“I need to make the holidays perfect for my family.”
This was my belief for many, many years.
Every gift. Every meal. Every decoration. Every interaction.
Everything had to be perfect.
After all, that was my job, wasn’t it? To ensure an extraordinary holiday season for everyone else.
And so, every year, I busted my ass to make sure everything was merry and bright.
I hosted family dinners, even though I hated to cook.
I moved the damn ELF ON A SHELF around the house every few hours so my kids believed he was real.
I bought presents for practically everyone – from my Uncle Victor whom I hadn’t seen in twenty years to the Fed Ex driver who delivered one package to me during the last 12 months.
I threw holiday parties and invited every single person I knew because I didn’t want anyone to feel left out.
I had professional photographers take pictures of my children so I could send out 500 over-priced Christmas cards.
I decorated my home as if it was going to be featured in Better Homes and Gardens.
The list goes on and on.
Yet, somehow, every season, I ended up feeling unfulfilled and exhausted.
Because I believed I had to do all these “things” to make the holidays perfect.
That’s how my mom did it and that’s how I believed I had to do it.
But what exactly did “perfect” even mean?
Stressing out for six weeks?
Yelling at my kids all the time?
It wasn’t until several years ago, after my divorce, when my two daughters and I moved into a small condominium together, that I realized what the “perfect holiday” meant.
It didn’t mean glittering lights and Christmas cards.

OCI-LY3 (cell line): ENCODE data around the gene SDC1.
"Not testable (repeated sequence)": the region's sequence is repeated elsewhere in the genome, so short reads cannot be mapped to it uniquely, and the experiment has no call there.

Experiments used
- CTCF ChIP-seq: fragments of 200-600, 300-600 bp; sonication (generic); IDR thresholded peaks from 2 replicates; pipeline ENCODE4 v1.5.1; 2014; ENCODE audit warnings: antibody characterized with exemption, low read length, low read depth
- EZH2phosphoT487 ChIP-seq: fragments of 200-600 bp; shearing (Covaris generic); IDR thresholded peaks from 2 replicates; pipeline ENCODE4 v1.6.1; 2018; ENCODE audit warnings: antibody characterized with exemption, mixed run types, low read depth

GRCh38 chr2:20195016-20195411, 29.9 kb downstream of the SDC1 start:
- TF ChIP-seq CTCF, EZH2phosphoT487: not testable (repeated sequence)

It didn’t mean photographers and perfect outfits for church.
It didn’t mean gourmet meals and presents and a full social calendar.
And, it certainly didn’t mean making everyone around me miserable because I was so stressed.
Instead, it meant doing none of that.
It meant making my list and crossing off everything that didn’t create joy.
It meant laughter. (Like the time my girls and I went to get a tree alone for the first time. The whole process of cutting it down, getting it to stay on the top of the car, transporting it into our small condo and having to tie it to the stairs because we couldn’t get it into the stand, generated hours and hours of pure, raw laughter, not to mention one of our most unforgettable memories.)
It meant making cookies and eating all of them instead of taking them to the neighbors.
It meant cold nights in our comfys by the fire watching movies and ordering pizza.
It meant pie for breakfast on Thanksgiving Day and carry-out Chinese food for Christmas dinner.
It meant doing what I loved and not what I thought I should be doing.
It meant slowing down and doing less.
It meant creating my own – perfect – holiday.
Do the holidays stress you out?
Maybe it’s time for you to step back and think about what you can do to create a more peaceful holiday season.